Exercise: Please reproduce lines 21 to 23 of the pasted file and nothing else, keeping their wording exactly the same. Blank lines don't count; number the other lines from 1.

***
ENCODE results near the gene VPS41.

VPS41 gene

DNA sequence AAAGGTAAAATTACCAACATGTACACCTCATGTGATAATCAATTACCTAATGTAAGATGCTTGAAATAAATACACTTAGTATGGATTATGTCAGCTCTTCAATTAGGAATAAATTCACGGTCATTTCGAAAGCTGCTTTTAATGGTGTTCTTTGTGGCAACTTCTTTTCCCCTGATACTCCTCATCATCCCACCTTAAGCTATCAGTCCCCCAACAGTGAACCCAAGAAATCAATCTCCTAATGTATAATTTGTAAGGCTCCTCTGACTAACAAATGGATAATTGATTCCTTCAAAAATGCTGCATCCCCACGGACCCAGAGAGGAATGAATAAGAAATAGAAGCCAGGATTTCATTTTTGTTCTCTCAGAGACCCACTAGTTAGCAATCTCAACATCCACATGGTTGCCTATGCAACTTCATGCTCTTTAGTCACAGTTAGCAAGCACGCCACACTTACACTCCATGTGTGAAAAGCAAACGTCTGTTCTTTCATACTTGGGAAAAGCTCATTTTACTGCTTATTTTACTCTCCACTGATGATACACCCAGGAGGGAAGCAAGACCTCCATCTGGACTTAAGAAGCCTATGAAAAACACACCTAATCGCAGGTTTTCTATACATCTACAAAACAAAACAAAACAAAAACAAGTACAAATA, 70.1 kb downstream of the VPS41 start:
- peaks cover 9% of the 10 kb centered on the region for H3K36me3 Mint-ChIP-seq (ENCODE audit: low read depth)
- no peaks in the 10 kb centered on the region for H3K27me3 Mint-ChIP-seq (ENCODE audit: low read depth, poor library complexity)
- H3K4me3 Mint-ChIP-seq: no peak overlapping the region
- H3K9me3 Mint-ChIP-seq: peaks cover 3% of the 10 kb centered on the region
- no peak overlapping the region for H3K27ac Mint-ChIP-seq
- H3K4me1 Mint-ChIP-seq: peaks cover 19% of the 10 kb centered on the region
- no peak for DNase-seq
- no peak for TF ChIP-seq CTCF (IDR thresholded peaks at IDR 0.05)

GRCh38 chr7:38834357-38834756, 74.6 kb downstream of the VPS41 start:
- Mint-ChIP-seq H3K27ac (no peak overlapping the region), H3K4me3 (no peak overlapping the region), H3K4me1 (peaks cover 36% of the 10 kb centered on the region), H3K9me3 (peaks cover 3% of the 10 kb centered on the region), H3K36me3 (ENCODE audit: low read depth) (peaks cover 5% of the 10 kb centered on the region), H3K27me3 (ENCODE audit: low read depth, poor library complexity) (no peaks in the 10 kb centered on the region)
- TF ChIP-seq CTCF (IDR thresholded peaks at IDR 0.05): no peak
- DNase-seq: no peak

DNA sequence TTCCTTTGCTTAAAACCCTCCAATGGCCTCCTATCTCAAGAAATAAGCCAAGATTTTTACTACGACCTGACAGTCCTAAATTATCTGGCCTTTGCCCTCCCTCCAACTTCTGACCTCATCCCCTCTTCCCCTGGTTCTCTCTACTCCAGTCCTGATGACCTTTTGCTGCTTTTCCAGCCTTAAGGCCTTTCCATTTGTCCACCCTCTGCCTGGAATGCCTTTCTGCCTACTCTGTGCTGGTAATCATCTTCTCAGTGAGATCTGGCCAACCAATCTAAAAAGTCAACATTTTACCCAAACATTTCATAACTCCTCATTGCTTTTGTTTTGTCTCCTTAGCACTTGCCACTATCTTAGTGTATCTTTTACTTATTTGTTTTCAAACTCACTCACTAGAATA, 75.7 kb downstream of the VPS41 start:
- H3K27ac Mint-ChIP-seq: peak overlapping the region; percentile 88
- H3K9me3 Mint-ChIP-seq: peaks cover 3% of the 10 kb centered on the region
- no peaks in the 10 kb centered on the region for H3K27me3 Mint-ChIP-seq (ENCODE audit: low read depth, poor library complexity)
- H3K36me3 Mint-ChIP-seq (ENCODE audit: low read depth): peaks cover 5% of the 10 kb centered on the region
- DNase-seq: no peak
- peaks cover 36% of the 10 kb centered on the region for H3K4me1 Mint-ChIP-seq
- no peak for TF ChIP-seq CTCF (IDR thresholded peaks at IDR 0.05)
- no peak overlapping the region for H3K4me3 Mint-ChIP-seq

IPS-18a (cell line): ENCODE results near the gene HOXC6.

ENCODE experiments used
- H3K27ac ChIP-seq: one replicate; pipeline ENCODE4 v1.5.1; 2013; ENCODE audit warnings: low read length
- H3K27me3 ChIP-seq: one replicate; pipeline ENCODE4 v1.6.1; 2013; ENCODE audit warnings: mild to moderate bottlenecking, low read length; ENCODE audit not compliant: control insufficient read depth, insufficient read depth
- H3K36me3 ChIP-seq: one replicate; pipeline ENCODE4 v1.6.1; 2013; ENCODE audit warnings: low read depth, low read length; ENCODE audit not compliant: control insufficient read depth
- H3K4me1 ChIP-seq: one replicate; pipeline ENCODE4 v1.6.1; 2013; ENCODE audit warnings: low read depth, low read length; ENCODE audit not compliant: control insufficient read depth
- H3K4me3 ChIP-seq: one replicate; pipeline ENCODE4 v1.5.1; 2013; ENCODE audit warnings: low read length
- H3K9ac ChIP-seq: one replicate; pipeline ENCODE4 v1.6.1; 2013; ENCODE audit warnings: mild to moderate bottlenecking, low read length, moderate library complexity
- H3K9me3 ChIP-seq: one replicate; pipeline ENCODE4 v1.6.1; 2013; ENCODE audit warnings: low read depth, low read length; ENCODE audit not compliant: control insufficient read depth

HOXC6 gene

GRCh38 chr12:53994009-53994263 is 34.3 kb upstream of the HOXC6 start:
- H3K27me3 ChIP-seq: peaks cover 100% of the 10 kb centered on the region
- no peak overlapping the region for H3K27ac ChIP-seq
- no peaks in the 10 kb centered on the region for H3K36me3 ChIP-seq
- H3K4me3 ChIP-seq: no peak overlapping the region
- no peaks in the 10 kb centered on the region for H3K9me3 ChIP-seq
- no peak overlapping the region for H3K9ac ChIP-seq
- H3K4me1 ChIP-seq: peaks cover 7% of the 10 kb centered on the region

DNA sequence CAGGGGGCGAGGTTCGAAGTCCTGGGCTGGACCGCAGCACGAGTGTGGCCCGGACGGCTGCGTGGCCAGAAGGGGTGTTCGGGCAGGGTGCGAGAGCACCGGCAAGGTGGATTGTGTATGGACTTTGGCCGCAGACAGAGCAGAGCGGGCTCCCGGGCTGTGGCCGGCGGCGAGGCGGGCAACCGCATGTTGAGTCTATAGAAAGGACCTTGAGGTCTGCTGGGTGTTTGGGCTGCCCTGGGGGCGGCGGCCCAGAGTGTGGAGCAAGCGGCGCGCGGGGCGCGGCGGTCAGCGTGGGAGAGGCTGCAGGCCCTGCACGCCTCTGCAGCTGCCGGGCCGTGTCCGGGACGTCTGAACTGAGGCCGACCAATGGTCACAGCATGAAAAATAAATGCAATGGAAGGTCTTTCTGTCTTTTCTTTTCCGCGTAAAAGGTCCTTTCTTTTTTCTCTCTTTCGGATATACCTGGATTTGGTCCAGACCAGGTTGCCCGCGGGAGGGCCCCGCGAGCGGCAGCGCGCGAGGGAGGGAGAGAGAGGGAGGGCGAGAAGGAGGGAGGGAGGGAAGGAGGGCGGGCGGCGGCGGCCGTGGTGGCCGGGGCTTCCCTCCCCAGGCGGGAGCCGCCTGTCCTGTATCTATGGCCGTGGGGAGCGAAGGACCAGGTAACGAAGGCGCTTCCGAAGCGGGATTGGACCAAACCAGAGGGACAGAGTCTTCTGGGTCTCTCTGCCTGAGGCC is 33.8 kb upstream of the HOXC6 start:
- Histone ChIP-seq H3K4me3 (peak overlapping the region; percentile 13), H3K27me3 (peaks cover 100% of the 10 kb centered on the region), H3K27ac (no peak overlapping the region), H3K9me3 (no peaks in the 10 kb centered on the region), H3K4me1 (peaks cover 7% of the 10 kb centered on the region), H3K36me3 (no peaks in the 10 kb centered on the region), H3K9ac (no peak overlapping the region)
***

- DNase-seq: no peak
- peaks cover 36% of the 10 kb centered on the region for H3K4me1 Mint-ChIP-seq
- no peak for TF ChIP-seq CTCF (IDR thresholded peaks at IDR 0.05)